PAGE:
I’m certainly not of the opinion that everything needs to be easily classifiable, especially in film. The term “genre-bending” refers in many cases to something that defies definition, and that’s great. But things need to be easily marketable and genre generally helps that. Is it a comedy, action movie, sci-fi, horror, drama (which is just the catch-all), etc.? When a movie can’t be categorized in this way, it’s easier for a movie to get lost.
John McNaughton’s “new” film The Harvest has fallen victim to this, I think. Despite a really great cast, the movie has no discernible genre; it’s billed as a horror but it’s not all that horrific. This is probably part of the reason (though I’m sure there are many factors) as to why it was made in 2013 but is only seeing the light of day now.
McNaughton has had an eclectic career popping in and out of the horror genre, most notably for his narrative feature debut Henry: Portrait of a Serial Killer in 1986, but also the infamous neo-noir Wild Things in 1998. The Harvest, sadly, looks like it could have been directed by anybody. The locations are very standard and the camerawork follows suit, however the nature of the screenplay means that there needs to be two powerhouse performances in key roles and here they’re delivered by Samantha Morton and Michael Shannon, both of whom really do turn in sufficiently nutso work.
First, the plot. It’s hard to talk about this movie, really, without giving away too much, but the broad trailer points are these. A young girl named Maryann (Natasha Calis) moves to the country with her grandparents (the grandfather played by Peter Fonda) because her own parents are no longer around. She’s sad to be away from her friends and doesn’t think she’ll ever make new ones. One day while out walking, she comes across a neighboring house (not close but not far) in the window of which she sees a boy (Charlie Tahan) named Andy around her own age. He’s very sick and can’t leave his bed, much less the house. So she climbs in the window and starts playing video games with him. Now, in general, this wouldn’t be a bad thing, but Andy’s mother (Samantha Morton) it’s overly protective, medicates the boy herself, and doesn’t want anyone to see him, to the detriment of the boy. He keeps thinking he’s going to get better soon, but it’s pretty clear his mother thinks he will not. The boy’s father (Michael Shannon) is brow-beaten and at the end of his tether with a paranoid and smothering wife, but doesn’t know what else to do. He thinks Andy should have a friend.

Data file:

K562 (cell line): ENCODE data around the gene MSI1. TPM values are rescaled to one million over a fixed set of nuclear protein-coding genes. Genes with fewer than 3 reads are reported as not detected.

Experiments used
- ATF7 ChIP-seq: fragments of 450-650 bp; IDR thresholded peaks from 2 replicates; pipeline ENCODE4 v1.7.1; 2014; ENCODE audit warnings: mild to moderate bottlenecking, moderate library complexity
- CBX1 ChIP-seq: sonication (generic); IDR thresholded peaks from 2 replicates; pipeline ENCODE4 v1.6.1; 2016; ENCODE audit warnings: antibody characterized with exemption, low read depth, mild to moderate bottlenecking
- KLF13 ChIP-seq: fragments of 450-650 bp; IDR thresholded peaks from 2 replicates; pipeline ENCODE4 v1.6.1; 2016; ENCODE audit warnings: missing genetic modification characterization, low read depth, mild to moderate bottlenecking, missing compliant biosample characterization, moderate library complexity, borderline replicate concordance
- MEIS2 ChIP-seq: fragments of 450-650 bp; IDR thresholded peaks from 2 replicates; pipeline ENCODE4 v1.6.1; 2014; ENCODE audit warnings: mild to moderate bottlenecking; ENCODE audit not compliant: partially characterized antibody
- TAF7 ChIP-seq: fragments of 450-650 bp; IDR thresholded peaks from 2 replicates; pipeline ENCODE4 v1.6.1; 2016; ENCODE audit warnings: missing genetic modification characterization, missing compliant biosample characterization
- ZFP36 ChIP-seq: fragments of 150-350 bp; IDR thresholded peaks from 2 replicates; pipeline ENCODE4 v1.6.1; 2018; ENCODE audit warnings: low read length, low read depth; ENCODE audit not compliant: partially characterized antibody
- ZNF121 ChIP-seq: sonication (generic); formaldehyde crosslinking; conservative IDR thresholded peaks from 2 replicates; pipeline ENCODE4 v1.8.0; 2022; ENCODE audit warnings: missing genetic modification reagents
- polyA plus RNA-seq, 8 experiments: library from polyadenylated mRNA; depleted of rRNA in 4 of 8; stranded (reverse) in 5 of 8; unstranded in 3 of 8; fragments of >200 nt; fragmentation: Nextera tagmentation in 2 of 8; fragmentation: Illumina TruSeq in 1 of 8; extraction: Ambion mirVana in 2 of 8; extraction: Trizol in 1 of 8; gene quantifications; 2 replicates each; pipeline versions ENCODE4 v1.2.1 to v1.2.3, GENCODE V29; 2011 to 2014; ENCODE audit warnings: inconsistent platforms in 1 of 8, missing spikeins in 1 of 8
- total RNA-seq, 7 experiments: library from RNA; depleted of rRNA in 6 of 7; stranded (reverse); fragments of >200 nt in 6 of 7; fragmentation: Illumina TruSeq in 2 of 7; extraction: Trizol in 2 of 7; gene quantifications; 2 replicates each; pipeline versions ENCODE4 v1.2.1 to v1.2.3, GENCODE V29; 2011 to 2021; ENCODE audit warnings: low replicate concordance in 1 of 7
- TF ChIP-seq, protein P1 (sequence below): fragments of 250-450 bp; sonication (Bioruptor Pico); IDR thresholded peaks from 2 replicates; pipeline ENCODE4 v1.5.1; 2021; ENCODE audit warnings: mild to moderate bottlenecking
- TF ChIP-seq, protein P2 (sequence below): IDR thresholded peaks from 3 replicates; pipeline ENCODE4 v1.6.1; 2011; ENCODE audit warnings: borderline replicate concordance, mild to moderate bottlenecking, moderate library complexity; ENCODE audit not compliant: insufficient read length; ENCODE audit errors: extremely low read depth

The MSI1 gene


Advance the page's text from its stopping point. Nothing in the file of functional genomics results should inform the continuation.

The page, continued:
But there’s a secret involving this family, and a disturbing one. Maryann continues to come over, despite Andy’s mother’s insistence that she not, as well as her own grandparents’ asking her to respect that the boy is dying. The more Maryann comes over, whether she’s seen or not, the more Andy’s mother begins going further and further off the deep end. She verbally abuses the bedridden boy, eventually breaking or throwing away all of his toys and video games until he’s effectively in a plain hospital room. Maryann goes into the basement and finds something even more shocking than this abusive relationship, but will anyone believe her?
The story for this movie is pretty pedestrian and if it didn’t have the twist it had, which comes right around the halfway mark, there wouldn’t be much to keep us invested. However, the twist buys us just about enough time for the story to wrap up. Morton and Shannon give great performances, Morton specifically, who starts out as concerned and eventually devolves into a straight-up nutcase. Shannon, different from a lot of roles he’s played, gets to be the more rational but certainly troubled individual and one in whom we actually feel a little bit safer. Not much, mind you. The notion of who the main character is becomes slightly muddled, and while Calis does a find job, it starts to feel like she isn’t the focus after a certain point, despite her being the outsider with a desire to help her friend.
As I said, this movie is technically a horror movie, but really it’s more of a drama with some thriller elements in it. It works pretty well on those terms and is “scary” just in how insane Morton’s character ends up being, but I certainly wouldn’t say this is a horror movie in the same way. It’s worth a look, though, just don’t expect big scares or a particularly new plot.